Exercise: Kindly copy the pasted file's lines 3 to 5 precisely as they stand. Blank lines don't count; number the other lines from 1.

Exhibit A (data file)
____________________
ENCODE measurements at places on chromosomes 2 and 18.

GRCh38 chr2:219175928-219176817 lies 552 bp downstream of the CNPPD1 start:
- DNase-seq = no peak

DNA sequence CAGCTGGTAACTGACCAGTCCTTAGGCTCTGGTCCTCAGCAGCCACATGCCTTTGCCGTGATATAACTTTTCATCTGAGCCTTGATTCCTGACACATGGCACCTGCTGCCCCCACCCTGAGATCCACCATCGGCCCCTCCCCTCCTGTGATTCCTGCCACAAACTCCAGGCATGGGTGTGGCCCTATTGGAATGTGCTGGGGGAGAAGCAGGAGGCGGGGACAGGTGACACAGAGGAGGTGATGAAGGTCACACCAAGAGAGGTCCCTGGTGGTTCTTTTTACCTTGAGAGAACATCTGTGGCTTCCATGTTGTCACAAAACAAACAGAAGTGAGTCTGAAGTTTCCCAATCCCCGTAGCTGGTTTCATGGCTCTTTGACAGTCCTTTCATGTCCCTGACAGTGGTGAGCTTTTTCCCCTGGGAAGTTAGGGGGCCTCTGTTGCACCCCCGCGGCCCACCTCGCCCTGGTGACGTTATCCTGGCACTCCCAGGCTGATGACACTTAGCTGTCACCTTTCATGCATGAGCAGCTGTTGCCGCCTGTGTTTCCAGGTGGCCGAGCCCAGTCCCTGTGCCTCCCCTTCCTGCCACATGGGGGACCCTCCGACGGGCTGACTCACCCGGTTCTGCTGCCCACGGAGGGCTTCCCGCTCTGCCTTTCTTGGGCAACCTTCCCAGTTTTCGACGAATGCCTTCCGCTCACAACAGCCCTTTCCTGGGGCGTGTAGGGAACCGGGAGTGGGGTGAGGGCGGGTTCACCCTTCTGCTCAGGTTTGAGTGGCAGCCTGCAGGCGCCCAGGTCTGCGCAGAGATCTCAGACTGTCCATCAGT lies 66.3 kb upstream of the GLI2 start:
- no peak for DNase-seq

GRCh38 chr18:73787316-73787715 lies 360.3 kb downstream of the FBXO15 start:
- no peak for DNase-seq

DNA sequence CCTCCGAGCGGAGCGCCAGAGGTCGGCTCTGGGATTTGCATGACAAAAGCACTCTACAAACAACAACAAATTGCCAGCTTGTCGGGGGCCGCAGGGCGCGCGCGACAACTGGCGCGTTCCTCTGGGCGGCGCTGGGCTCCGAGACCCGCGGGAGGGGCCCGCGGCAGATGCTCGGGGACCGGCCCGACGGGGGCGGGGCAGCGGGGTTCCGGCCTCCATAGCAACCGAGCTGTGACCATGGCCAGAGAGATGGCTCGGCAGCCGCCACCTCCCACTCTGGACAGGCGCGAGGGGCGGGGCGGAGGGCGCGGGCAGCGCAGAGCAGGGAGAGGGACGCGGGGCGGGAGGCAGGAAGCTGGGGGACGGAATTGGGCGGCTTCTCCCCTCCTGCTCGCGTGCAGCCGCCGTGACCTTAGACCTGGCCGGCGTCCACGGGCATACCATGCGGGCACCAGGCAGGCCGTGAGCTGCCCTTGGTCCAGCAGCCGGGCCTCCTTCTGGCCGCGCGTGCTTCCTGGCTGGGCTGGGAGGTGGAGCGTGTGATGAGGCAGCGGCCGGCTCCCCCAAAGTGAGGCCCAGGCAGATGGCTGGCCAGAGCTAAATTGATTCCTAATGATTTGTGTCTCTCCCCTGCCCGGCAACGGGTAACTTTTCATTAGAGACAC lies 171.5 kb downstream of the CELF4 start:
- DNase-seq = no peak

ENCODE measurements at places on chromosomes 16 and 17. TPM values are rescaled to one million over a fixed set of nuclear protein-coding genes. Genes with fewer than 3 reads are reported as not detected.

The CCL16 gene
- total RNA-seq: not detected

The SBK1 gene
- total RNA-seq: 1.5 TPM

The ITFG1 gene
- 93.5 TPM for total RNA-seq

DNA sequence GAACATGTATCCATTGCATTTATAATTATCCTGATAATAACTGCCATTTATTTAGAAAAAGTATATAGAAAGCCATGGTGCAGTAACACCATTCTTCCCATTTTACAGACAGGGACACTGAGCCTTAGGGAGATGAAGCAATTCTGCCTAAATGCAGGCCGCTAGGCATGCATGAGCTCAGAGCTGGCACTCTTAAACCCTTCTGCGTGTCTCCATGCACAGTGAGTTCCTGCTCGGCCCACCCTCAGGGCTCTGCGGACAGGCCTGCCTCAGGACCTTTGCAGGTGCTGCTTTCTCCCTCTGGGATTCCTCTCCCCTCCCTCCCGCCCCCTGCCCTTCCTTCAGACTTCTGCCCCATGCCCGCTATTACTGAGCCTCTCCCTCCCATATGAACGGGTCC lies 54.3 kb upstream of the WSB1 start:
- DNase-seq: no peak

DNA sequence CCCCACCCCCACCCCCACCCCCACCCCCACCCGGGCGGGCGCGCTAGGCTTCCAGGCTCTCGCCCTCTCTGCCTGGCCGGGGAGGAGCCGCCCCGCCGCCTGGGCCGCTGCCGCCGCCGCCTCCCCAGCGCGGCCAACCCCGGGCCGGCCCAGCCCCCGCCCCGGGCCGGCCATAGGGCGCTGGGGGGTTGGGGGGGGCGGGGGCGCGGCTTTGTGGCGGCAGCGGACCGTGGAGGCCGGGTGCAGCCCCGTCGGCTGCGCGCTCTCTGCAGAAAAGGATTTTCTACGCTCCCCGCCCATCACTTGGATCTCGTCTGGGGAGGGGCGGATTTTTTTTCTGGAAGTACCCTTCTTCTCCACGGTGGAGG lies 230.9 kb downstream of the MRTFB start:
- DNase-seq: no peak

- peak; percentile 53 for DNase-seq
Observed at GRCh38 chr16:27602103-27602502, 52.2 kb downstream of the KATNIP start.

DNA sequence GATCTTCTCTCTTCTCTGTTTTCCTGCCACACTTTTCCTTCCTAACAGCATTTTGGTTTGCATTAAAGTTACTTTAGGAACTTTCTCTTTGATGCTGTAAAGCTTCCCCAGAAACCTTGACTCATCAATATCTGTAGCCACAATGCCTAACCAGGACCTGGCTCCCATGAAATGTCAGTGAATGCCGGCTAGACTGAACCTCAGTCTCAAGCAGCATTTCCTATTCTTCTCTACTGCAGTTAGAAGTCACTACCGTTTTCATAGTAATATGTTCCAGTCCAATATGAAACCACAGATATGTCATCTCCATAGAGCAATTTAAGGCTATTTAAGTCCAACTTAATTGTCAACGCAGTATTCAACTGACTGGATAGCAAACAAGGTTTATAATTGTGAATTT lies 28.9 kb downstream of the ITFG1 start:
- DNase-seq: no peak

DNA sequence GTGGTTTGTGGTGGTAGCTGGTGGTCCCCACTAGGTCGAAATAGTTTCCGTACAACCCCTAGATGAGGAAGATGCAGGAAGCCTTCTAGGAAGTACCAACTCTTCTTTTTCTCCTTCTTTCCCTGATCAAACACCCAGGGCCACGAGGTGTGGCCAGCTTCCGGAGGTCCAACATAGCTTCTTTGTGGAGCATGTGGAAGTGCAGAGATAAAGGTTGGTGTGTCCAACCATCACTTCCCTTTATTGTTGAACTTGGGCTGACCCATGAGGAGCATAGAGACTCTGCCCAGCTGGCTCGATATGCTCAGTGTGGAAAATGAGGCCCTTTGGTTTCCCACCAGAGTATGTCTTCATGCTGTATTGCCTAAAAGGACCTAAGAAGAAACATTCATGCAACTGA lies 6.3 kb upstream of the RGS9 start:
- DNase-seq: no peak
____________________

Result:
- DNase-seq = no peak

DNA sequence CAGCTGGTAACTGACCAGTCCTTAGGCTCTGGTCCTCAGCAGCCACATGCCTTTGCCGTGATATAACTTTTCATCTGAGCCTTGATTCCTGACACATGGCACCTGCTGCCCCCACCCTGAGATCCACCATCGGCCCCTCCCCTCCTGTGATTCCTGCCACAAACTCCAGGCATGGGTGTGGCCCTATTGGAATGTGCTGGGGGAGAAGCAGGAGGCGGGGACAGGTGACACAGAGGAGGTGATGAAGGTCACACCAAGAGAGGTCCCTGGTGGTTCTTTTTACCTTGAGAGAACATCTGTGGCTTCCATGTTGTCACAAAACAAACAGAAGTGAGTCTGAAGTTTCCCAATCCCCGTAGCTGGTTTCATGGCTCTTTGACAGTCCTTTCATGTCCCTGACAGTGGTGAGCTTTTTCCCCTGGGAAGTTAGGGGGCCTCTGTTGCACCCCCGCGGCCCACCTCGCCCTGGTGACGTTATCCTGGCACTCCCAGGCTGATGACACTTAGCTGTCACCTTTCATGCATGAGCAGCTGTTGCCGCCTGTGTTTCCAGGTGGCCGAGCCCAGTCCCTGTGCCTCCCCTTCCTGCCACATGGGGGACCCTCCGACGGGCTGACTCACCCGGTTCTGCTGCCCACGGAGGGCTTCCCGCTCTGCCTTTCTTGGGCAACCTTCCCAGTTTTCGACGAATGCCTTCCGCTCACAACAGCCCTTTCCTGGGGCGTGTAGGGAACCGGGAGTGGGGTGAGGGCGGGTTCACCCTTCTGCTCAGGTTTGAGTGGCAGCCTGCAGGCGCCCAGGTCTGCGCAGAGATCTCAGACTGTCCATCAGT lies 66.3 kb upstream of the GLI2 start:
- no peak for DNase-seq